Sexist truth behind the last woman legally hanged
Ellen Thomson secured her place in history when she swung from the gallows at Boggo Road Gaol on June 13, 1887, yet in another era, this hardworking and kind-hearted mother would have lived to meet her grandchildren.
As the only woman to be executed in Queensland, Ellen Thomson's story has been told many times, from her part in her husband's murder to the blood-drenched horror of the gallows when her jugular vein was severed.
An illiterate Irishwoman who had been abused and manipulated, she may not have been the scarlet woman portrayed. Despite headlines proclaiming she would die with her lover, her last thoughts were for her orphaned children as she clutched a Crucifix and prayed.
Ellen, a small woman - 149cm and 48kg - had grey hair that belied her 42 years. With 27-year-old John Harrison, she was charged with the murder of her 66-year-old husband William Thomson.
There was little, if any, evidence to confirm it was a crime of passion. In fact, on the eve of his execution Harrison confessed it was he alone who had shot and killed Bill Thomson in self-defence. They had argued not for love of Ellen but for Thomson's farm. "I don't care for her. It's the sugar I want," Harrison allegedly said.
His admission wasn't enough to save Ellen's reputation - or neck.
The odds were stacked against her. Court notes reveal some bias even before the case began. She was assigned an inexperienced country solicitor who apologised for not being up to the task; there were 197 depositions for the Crown - some apparently paid to ensure a conviction; police admitted blunders in the initial investigation; she was before the renowned "hanging judge" Pope Cooper and the jury was all men.
She demonstrated her own simple-minded innocence when she replied "thank you" after her death sentence was handed down.
Ellen was 11 when she arrived in Goulburn from County Cork with her widowed mother and sister, and 16 when she married 37-year-old William Wood in 1862. They had five children: Victoria who died at age four, John, Ella, William and Maria who was born after her father died in an accident in 1871.
Struggling to support her children, the young widow set off north and found work as a washerwoman at Cooktown during the Palmer River gold rush.
In about 1878, she became a housekeeper for farmer Thomson in Port Douglas, and they married in 1880, a year after the birth of her daughter, Helen.
But the relationship fell apart and Ellen's wish to give her children a better life was scuttled. One son, ill-treated by his stepfather, was sent to his father's family. Another went to work on the road gangs and her teenage daughter left after Thomson threw a kerosene lamp at her. He was furious that she wouldn't marry his brother, a man in his 50s.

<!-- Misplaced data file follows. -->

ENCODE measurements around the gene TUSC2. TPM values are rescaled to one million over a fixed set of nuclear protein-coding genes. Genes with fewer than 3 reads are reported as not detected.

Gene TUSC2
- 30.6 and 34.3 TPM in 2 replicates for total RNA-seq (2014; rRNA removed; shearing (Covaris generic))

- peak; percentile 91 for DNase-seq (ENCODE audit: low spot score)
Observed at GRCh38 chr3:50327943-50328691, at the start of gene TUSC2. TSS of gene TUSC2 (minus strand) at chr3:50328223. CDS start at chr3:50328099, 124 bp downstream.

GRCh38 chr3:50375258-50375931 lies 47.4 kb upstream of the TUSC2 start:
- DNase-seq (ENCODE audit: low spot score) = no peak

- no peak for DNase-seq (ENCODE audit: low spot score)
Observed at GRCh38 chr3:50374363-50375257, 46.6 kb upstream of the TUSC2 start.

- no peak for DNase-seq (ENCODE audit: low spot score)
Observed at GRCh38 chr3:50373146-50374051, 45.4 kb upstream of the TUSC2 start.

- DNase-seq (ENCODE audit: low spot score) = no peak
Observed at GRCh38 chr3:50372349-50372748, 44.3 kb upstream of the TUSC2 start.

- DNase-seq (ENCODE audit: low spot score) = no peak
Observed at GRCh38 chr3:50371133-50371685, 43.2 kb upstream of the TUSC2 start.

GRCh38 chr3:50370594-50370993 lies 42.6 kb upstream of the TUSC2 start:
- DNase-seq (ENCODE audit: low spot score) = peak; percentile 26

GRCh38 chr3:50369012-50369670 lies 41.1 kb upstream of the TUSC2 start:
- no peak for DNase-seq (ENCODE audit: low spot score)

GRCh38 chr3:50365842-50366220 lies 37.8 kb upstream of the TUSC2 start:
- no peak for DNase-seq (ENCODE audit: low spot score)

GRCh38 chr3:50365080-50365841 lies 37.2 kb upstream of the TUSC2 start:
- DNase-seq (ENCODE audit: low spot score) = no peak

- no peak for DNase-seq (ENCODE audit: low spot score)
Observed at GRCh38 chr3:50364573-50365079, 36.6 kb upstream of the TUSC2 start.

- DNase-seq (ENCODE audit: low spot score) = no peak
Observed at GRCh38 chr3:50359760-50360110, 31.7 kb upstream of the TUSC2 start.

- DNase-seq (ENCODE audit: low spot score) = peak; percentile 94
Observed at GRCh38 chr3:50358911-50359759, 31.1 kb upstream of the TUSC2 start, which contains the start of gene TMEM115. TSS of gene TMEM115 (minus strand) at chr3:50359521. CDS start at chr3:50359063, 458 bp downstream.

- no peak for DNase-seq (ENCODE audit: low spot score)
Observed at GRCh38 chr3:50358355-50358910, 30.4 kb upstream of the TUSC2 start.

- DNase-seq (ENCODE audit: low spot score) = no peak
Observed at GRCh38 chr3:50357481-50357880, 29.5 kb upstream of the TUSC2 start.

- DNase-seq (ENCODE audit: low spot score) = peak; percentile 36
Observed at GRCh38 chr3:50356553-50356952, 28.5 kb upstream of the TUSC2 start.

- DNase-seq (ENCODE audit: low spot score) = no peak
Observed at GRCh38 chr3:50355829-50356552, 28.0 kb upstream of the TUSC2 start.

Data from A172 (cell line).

In the week before Ellen's date with the hangman, John W. Knight, an ex-Police Magistrate and principal officer of Customs at Port Douglas, made a plea on her behalf.
He said he had known her at Cooktown and could testify she had administered to many sick miners.
The Mayor of Brisbane, at the request of a number of citizens, asked the Governor Sir Anthony Musgrave to commute her sentence. Ellen herself wrote to the Governor begging for mercy.
"Consider my character and the dreadful lies sworn against me. When you were visiting Port Douglas I was one of the women who followed you on horseback. I asked Sir Samuel Griffith for a schoolmaster, to bring my children up the right way, as my husband was so cranky. I banished all the children so that they would not annoy the poor old man."
She also demanded the government give her children £500 each if her innocence was ever proven, and that Pope Cooper never be allowed to sentence another woman without hearing both sides of the story.
As she was led to the gallows, Ellen continuously repeated her protestations of innocence. Her voice was unshaken as she said, "Goodbye everybody … I never shot my husband, and I am dying like an angel."
With her final breath she murmured, "Oh, my poor children; take care of my children will you, Father?"
Her daughter Ella, who turned 20 only weeks later, gave birth to Ellen's granddaughter, Ann, four months after the execution. A different time and a different court and she would have been there.
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Originally published as Sexist truth behind the last woman legally hanged